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Mol Microbiol. 2007 Jun;64(5):1319-31.

Scl1-dependent internalization of group A Streptococcus via direct interactions with the alpha2beta(1) integrin enhances pathogen survival and re-emergence.

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1
Department of Microbiology, Immunology, and Cell Biology, West Virginia University School of Medicine, Morgantown, WV 26506, USA.

Abstract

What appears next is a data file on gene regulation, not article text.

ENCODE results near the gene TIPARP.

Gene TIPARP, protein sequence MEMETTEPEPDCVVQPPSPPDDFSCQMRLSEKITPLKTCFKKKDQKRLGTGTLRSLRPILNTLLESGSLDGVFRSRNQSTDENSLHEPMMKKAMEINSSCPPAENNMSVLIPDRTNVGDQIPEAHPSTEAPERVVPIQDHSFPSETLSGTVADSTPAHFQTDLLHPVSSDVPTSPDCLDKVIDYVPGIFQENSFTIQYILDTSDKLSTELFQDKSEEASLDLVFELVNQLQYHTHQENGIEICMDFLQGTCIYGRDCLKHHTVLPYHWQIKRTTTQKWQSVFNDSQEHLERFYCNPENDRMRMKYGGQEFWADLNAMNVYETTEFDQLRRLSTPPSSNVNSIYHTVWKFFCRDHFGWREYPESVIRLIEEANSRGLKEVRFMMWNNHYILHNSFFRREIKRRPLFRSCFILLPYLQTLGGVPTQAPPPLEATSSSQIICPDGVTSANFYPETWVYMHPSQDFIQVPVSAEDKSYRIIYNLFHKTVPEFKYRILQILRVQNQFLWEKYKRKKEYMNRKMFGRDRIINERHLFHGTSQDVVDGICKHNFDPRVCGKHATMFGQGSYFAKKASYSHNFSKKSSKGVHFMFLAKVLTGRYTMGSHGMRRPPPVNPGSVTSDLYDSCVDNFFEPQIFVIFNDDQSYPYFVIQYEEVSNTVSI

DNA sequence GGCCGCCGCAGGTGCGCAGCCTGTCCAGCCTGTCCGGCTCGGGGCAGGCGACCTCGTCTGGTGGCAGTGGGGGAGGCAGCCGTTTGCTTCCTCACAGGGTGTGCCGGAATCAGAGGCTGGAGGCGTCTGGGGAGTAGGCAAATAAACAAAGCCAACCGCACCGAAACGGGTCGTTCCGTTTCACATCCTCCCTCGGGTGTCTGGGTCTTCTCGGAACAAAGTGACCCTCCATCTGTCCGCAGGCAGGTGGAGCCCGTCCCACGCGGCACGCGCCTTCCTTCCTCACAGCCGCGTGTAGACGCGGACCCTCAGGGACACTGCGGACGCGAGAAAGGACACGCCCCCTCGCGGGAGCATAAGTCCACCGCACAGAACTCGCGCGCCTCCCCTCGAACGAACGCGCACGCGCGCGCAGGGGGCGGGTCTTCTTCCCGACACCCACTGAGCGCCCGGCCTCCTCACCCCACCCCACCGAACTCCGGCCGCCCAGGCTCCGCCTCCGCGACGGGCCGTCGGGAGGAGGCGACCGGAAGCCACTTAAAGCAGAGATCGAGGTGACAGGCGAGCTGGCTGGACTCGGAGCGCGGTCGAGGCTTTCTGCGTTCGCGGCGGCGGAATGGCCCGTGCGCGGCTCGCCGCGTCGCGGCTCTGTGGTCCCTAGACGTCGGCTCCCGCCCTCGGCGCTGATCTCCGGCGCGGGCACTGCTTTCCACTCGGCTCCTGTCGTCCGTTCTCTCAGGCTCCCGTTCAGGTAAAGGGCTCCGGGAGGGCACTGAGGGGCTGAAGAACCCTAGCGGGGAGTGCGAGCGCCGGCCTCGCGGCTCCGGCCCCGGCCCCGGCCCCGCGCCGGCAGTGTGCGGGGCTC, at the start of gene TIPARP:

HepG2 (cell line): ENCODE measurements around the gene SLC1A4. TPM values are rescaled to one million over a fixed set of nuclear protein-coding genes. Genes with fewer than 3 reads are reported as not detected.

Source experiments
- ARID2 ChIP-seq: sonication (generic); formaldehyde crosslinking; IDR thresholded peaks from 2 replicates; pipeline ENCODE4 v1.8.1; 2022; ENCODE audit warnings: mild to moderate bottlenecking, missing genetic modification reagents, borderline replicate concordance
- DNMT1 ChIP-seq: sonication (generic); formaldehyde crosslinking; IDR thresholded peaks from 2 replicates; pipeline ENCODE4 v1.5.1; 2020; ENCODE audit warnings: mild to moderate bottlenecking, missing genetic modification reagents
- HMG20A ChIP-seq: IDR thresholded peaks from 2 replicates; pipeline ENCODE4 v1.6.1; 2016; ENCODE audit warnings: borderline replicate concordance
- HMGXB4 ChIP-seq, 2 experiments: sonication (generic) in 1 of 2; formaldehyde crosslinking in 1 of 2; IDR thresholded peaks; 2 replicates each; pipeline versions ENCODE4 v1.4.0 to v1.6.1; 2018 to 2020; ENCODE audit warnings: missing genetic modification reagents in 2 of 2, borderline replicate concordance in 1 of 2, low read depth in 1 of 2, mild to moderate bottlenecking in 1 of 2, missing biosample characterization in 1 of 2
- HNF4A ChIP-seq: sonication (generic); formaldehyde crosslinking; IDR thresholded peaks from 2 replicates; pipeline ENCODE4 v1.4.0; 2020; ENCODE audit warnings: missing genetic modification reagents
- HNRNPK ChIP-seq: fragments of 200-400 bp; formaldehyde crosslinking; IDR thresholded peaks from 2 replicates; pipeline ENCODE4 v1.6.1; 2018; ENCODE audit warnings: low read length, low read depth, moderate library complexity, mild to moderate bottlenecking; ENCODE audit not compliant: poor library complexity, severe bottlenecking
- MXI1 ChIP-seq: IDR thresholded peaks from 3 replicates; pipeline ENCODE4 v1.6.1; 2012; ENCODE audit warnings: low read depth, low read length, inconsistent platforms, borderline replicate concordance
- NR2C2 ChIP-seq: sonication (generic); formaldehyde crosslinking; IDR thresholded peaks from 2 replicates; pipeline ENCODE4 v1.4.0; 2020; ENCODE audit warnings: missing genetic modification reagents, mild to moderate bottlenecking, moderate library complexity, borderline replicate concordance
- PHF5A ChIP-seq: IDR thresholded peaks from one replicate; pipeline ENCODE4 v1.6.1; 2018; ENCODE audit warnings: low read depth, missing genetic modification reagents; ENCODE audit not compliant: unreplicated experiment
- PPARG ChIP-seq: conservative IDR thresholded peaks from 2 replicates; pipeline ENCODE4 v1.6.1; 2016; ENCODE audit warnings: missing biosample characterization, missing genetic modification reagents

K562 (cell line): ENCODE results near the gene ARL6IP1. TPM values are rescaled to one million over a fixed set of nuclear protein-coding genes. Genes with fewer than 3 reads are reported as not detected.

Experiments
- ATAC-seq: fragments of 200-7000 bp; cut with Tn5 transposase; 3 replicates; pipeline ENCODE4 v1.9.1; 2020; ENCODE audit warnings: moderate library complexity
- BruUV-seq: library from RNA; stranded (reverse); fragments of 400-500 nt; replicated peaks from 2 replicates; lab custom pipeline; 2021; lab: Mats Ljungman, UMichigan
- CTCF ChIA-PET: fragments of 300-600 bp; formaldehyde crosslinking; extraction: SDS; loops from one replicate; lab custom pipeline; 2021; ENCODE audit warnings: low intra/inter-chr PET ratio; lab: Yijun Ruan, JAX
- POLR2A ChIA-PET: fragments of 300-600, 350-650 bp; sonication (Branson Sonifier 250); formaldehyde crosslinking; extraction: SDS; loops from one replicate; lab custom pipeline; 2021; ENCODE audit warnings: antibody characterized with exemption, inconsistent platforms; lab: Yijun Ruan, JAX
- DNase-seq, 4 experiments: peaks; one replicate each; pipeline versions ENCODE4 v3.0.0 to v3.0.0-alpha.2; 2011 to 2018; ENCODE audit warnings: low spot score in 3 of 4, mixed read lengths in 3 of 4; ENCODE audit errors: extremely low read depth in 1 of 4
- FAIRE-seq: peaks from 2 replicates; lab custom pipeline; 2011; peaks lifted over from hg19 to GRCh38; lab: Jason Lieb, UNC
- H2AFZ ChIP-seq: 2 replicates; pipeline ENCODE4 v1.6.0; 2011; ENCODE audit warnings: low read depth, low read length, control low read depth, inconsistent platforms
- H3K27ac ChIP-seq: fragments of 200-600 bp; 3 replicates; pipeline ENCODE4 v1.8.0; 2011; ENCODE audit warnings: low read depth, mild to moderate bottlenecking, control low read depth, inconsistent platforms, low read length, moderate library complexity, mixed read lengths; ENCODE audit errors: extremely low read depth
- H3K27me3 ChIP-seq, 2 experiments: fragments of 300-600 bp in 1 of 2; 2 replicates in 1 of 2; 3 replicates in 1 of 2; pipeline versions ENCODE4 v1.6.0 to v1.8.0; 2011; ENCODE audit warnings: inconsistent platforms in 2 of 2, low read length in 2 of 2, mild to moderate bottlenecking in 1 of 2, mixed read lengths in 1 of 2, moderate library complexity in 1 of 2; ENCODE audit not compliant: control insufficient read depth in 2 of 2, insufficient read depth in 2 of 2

The molecular pathogenesis of infections caused by group A Streptococcus (GAS) is not fully understood. We recently reported that a recombinant protein derived from the collagen-like surface protein, Scl1, bound to the human collagen receptor, integrin alpha(2)beta(1). Here, we investigate whether the same Scl1 variant expressed by GAS cells interacts with the integrin alpha2beta(1) and affects the biological outcome of host-pathogen interactions. We demonstrate that GAS adherence and internalization involve direct interactions between surface expressed Scl1 and the alpha2beta(1) integrin, because (i) both adherence and internalization of the scl1-inactivated mutant were significantly decreased, and were restored by in-trans complementation of Scl1 expression, (ii) GAS internalization was reduced by pre-treatment of HEp-2 cells with anti-alpha2 integrin-subunit antibody and type I collagen, (iii) recombinant alpha2-I domain bound the wild-type GAS cells and (iv) internalization of wild-type cells was significantly increased in C2C12 cells expressing the alpha2beta(1) integrin as the only collagen-binding integrin. Next, we determined that internalized GAS re-emerges from epithelial cells into the extracellular environment. Taken together, our data describe a new molecular mechanism used by GAS involving the direct interaction between Scl1 and integrins, which increases the overall capability of the pathogen to survive and re-emerge.

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